Just a little rewind, I was diagnosed with a carcinoid tumor in my left upper lobe in February 2012 and had a left upper lobectomy March 9, 2012. We can all relate to how it feels when you are told your diagnosis and what surgery entails (scared to death). What made this even more horrifying for me when I heard my diagnosis is that running and a multitude of other physical activities are a big part of my life and when you’re told you could lose part or all of your lung it’s VERY devastating.  My first thought was…I’m never going to be able to run again.  So, being the driven person I am, I picked my attitude out of the gutter and faced surgery like it was my biggest race ever.

Carcinoid Survivor Story: Jess Gockley, Celebrate Every Accomplishment

What does a runner do to prepare for a race? Train, train and train some more… so that is what I did for my surgery.  I knew I was in the best shape of my life going into surgery and this helped me psychologically and gave me the confidence I needed as well as trusting God to get me through. Words of advice after surgery…start moving as quickly as possible!  I know the last thing you feel like doing is moving after surgery, but believe me it helped me recover so much faster!  I had surgery first thing in the morning and I was walking the hallway late that evening.  I use the song What Doesn’t Kill You Makes You Stronger by Kelly Clarkson as my motto.

So, where am I today? In March, I had my 1 year check up and all my tests were clear (praise God).  Looking back now, my quick recovery is nothing short of a miracle. I couldn’t have done in without trusting God and letting all my friends and family help me during my recovery time. I’m the type of person and I know some of you are just like me, I like to do everything myself and I don’t like asking for help.

Words of advice…let your friends and family help, that is how they want to show they care for you! Since my surgery in March of 2012 I have completed many races and have won awards too! So for all you runners or active people, don’t get your hopes up! As the saying goes “no pain, no gain.” (literally) With a little perseverance and a couple hiccups here and there, you will be able to do most, all or even more than what you could before! If you find that you aren’t able to do something that you did before, find another hobby.  You might find out that you are better at your new hobby then you were at what you did before. I have learned that God has thrown me these speed bumps to help me slow down for awhile and realize my purpose in life and others around me.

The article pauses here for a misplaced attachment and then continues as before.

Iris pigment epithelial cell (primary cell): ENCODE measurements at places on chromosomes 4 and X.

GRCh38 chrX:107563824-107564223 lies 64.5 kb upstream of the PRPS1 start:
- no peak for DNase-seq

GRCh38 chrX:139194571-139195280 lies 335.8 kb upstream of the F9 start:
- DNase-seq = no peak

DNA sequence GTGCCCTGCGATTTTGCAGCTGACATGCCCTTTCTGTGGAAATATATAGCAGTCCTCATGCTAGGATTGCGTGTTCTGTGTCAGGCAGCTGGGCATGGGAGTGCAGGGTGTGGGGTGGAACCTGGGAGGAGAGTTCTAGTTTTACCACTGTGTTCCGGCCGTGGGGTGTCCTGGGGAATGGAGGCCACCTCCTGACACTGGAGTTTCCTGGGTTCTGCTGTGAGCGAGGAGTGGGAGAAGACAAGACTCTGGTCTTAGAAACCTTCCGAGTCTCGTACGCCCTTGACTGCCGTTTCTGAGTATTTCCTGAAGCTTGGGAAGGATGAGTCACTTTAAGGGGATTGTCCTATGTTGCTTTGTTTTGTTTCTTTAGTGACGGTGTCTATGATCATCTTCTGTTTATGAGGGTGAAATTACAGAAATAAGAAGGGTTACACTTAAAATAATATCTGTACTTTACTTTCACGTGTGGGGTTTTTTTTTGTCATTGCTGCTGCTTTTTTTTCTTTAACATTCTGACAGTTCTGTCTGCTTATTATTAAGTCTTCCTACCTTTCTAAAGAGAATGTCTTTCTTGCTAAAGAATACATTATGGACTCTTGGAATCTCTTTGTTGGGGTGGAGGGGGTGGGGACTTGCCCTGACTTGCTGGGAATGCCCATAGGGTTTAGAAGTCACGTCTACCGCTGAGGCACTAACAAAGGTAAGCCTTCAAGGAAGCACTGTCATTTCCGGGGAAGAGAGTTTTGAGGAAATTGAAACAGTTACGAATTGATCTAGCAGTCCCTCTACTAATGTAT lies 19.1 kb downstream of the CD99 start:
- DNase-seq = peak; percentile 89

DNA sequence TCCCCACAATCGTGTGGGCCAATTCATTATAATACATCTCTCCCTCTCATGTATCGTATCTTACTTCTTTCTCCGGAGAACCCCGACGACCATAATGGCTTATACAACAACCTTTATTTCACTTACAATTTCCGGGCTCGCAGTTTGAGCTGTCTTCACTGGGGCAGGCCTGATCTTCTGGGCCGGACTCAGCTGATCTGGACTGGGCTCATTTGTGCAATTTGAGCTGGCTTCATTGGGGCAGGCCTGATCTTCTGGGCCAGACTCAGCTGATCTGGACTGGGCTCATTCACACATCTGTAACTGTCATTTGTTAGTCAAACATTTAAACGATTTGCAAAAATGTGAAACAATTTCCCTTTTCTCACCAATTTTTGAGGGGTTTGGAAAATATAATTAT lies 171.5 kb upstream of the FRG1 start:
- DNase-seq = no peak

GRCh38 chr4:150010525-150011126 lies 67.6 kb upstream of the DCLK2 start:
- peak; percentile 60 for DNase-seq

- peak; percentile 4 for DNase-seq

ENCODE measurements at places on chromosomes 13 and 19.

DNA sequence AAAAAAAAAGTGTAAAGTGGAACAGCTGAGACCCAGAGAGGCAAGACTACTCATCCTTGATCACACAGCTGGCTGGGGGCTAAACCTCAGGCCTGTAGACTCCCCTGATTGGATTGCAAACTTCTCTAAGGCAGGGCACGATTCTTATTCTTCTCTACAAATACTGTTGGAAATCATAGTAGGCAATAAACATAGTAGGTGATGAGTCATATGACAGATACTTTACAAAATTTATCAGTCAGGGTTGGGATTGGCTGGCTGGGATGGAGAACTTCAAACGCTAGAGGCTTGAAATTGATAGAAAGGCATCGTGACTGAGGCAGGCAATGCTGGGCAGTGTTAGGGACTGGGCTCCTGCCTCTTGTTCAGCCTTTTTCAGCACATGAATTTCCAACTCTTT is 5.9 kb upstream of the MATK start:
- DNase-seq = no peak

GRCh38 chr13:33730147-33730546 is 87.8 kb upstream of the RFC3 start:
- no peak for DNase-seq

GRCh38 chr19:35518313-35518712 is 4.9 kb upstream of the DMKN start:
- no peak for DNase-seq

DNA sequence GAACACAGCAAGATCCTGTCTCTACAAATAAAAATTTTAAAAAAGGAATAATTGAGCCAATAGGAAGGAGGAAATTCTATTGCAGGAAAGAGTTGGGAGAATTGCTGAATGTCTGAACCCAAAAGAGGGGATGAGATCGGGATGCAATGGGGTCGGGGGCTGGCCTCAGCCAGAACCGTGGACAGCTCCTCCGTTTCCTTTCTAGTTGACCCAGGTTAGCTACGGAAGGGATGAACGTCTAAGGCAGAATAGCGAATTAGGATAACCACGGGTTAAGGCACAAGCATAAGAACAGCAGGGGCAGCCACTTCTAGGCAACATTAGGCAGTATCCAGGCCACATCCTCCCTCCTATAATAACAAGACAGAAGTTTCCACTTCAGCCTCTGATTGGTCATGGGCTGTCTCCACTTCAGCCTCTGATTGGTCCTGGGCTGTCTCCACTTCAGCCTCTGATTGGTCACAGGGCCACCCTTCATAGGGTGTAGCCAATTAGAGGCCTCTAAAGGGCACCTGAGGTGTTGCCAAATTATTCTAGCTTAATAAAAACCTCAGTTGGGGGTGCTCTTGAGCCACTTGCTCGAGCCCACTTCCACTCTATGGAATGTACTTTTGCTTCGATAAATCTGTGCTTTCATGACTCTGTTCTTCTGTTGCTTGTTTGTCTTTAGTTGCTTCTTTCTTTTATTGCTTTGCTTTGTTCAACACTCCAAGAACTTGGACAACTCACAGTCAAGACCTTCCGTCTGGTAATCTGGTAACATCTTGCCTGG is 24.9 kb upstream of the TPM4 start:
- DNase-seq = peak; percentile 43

Goal: One of the driving factors that led me to my goal was when a doctor I worked with told me that he thought a 10mi race was probably about as far as  I would be able to go after my surgery.  I knew I had to prove him wrong.

Most people have been calling me crazy or insane for the last six months or so because I decided to enter a 100mi trail run to prove that just because I had cancer and major surgery, it didn’t mean my life was over and I couldn’t continue to do the things I love.  An accomplishment like this would be icing on the cake for me. (I know the thoughts going through everyone’s head at this point, are you crazy or why would you want to do that and you actually paid to do this race?) I started training for this race in January and have done a few races as training. In March, I ran the Hat 50K trail run in Havre De Grace, Maryland. I was 5th female in my age group, 12th female overall and 61st overall out of 366 with a time of 5:20min. In April, I ran Bull Run 50mi trail run in Clifton, VA. I was 3rd in my age group, 5th female overall and 45th overall out of 295 with a time of 8:40min. Running those two races gave me the confidence I needed for the Massanutten 100mi trail race that was held May 18-19th.